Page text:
The following story was written by the Army News Service and can also be found here.
Four Native American Soldiers drummed and sang for guests at the National Museum of the American Indian December 2, while telling their story of war in Iraq, Korea and World War II.
One even knew some of the scouts involved in the Battle of Little Bighorn, also known as Custer’s Last Stand.
Joseph Medicine Crow, a 96-year-old World War II veteran who was awarded the Presidential Medal of Freedom in 2009 by President Barack Obama, is the grandson of White Man Runs Him, one of Custer’s Crow scouts.
He also was awarded the Bronze Star and the Legion d’honneur.
Growing up, speaking Crow and English, Medicine Crow not only knew four of Custer’s Crow scouts, he would act as interpreter whenever anyone came out to interview his grandfather about the battle. He became so interested that he became the tribal historian.
In his talk at the museum, he said he had completed the four deeds necessary to becoming a war chief. One was stealing an enemy’s horse.
“In World War II, I managed to have captured 50 head of horses. These were not ordinary horses. They belonged to SS officers, you know,” said Crow.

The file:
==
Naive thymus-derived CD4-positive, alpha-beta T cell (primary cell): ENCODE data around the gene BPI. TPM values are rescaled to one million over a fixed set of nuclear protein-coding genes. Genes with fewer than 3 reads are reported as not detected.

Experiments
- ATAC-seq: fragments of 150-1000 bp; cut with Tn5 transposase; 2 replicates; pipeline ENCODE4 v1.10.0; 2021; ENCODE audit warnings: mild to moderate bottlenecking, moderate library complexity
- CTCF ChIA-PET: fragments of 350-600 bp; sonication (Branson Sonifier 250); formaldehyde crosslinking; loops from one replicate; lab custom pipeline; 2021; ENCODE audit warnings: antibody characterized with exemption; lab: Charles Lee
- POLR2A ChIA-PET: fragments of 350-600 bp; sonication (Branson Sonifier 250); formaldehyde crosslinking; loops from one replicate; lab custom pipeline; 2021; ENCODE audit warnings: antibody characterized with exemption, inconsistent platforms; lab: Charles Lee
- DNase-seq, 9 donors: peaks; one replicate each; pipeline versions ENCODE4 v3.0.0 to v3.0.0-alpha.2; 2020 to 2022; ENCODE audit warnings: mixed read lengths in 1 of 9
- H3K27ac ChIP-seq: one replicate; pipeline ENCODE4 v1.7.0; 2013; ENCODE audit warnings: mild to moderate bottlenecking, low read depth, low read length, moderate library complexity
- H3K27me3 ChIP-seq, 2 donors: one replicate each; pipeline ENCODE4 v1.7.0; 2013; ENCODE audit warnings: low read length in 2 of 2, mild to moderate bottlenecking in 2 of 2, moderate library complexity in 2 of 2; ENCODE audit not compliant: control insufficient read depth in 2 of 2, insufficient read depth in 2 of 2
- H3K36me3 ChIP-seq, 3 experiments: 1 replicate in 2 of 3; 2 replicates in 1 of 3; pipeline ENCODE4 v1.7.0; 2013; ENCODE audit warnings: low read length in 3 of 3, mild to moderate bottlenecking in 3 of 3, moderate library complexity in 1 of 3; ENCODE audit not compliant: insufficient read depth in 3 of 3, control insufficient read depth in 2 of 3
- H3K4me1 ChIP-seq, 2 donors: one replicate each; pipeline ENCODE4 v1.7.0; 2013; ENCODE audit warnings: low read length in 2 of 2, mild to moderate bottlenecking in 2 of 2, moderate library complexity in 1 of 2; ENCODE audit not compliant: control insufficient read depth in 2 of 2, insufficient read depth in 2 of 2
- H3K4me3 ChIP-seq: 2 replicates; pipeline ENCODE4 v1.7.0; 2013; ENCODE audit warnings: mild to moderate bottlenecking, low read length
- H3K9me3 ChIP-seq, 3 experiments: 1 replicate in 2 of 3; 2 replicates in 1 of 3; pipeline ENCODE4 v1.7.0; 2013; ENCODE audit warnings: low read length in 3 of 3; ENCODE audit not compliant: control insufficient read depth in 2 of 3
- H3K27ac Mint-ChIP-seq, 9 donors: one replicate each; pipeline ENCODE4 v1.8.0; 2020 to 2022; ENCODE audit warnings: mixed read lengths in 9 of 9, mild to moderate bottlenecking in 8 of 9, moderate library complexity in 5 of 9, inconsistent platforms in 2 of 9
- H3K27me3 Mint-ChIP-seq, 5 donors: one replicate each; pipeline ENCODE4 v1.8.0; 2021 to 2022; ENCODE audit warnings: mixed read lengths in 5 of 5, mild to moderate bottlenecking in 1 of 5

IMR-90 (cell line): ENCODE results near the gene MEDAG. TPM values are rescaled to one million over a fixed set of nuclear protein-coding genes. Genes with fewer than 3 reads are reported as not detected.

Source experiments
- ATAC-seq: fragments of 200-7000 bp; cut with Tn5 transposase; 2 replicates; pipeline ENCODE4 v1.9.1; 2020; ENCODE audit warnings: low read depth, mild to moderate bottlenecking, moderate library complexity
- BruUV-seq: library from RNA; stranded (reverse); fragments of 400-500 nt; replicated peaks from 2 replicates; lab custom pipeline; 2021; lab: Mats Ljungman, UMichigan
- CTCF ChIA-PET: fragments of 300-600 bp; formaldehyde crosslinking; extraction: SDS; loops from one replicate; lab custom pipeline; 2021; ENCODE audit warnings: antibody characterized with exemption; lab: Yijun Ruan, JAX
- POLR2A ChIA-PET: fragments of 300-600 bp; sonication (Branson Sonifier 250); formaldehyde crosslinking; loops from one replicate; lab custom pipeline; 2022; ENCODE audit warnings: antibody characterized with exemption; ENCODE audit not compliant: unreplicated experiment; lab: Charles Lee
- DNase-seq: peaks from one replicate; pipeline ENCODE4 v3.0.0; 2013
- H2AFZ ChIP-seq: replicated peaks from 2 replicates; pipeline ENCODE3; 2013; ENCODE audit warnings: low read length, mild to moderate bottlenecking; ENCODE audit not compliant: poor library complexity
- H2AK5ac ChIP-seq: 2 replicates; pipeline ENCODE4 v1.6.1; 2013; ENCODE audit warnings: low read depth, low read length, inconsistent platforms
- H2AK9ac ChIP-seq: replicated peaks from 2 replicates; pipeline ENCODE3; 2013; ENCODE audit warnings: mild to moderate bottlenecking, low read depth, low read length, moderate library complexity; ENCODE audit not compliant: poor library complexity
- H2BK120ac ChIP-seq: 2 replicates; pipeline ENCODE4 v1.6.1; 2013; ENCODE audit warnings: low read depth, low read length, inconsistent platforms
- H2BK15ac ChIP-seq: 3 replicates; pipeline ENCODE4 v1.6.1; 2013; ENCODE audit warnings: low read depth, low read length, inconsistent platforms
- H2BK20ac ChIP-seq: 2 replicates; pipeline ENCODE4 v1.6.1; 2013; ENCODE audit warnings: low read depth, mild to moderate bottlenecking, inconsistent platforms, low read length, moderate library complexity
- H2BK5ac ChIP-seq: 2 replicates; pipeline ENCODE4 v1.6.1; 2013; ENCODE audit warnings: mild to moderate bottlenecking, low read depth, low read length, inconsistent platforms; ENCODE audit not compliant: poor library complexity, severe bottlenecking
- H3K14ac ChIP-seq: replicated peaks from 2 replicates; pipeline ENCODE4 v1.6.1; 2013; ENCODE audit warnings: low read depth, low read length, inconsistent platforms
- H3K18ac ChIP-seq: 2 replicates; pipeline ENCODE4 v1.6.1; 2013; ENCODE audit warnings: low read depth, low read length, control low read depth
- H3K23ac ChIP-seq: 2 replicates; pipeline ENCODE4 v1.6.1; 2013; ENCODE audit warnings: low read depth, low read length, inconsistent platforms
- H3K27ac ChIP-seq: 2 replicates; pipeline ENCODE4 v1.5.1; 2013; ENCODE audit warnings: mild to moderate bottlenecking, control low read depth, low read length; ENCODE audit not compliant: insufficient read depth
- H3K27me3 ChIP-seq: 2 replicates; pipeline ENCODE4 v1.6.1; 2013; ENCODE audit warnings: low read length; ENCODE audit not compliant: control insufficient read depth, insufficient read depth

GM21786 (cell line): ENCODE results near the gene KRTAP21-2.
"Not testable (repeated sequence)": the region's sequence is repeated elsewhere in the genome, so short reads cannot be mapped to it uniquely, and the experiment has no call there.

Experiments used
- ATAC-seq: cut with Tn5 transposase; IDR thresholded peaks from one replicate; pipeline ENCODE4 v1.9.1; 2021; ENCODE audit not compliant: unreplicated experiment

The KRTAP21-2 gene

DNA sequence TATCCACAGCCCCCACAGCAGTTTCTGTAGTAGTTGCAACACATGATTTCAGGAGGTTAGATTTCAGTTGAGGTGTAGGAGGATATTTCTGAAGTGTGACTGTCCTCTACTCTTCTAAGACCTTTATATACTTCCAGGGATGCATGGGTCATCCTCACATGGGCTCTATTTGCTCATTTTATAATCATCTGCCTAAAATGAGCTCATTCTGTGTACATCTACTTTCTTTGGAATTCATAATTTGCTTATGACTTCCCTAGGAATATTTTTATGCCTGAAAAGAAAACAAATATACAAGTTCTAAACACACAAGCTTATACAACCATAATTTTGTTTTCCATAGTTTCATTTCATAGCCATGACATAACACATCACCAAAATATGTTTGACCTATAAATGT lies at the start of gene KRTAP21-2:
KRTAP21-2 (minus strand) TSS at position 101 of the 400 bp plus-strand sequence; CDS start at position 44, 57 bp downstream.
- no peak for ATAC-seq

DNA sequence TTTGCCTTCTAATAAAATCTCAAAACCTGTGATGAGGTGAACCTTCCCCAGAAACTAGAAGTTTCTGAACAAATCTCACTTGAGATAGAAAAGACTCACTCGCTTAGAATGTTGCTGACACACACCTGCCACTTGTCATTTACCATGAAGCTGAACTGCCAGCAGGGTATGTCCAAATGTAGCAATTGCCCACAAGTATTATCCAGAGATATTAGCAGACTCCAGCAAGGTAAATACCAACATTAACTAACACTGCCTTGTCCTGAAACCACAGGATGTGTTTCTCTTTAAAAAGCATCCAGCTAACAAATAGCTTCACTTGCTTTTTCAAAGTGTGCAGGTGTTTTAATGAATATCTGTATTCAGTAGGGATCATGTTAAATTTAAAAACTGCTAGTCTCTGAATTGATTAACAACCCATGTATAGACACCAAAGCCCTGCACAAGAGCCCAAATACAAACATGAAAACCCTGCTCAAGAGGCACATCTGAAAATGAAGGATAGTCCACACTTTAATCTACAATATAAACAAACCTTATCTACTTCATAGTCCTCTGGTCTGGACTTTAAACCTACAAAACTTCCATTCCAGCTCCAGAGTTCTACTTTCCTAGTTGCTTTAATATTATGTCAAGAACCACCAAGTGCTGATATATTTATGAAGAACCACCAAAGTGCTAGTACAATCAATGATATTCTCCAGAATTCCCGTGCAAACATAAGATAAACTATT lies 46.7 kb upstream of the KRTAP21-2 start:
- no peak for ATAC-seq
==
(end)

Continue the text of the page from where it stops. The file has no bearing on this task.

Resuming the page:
“And here’s this sneaky old Crow Indian now following them, watching them. So they camped for the night. I sneak in there and took all their 50 head of horses, left them on foot. So I got on one, looked around there and I even sang a Crow victory song all by myself. Crows do that when they think they’re all by themselves. They do things like that. So I sang a victory song,” he said.
He recounted many tales and then asked everyone who wanted to join him in dance to get up on stage.
“So now, to honor the memory of those who didn’t come back, warriors in uniform, and also to say thank you to those modern Indian boys and girls in service throughout the world, I’m going to sing my old song, my war song,” Joseph Medicine Crow said as he began drumming and singing.
Retired Master Sgt. Chuck Boers (Lipan Apache/Cherokee) an Iraq War veteran and the recipient of two Bronze Star and three Purple Heart medals, and Crow are the only two living war chiefs.